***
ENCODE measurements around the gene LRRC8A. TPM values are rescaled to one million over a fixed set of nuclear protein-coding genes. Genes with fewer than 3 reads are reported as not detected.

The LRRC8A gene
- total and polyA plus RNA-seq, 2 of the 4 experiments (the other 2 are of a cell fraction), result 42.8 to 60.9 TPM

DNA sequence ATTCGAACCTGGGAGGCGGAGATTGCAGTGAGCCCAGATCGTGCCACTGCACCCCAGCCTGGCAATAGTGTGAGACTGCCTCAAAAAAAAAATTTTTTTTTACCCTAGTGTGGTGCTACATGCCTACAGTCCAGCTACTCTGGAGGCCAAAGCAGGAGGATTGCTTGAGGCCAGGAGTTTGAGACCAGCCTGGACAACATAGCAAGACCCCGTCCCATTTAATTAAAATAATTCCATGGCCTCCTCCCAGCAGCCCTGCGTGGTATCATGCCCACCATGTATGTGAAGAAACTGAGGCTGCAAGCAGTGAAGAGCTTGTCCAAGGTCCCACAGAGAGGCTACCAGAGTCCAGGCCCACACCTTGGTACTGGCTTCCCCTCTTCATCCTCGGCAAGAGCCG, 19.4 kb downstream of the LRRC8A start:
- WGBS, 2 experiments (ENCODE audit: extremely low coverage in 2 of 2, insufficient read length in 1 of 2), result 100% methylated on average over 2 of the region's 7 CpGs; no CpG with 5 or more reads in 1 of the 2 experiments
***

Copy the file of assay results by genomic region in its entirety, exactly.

ENCODE measurements around the gene LRRC8A. TPM values are rescaled to one million over a fixed set of nuclear protein-coding genes. Genes with fewer than 3 reads are reported as not detected.

The LRRC8A gene
- total and polyA plus RNA-seq, 2 of the 4 experiments (the other 2 are of a cell fraction), result 42.8 to 60.9 TPM

DNA sequence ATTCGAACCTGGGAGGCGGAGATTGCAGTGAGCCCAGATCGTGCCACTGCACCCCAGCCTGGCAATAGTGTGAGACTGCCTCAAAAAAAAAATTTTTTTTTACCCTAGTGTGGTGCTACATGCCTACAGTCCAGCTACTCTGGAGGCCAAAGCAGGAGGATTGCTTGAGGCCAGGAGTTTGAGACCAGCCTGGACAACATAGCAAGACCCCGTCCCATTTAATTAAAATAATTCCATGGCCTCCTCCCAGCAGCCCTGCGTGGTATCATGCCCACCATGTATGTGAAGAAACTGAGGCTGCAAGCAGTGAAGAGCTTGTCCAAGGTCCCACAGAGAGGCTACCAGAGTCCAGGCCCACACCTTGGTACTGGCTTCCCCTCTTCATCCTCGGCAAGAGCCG, 19.4 kb downstream of the LRRC8A start:
- WGBS, 2 experiments (ENCODE audit: extremely low coverage in 2 of 2, insufficient read length in 1 of 2), result 100% methylated on average over 2 of the region's 7 CpGs; no CpG with 5 or more reads in 1 of the 2 experiments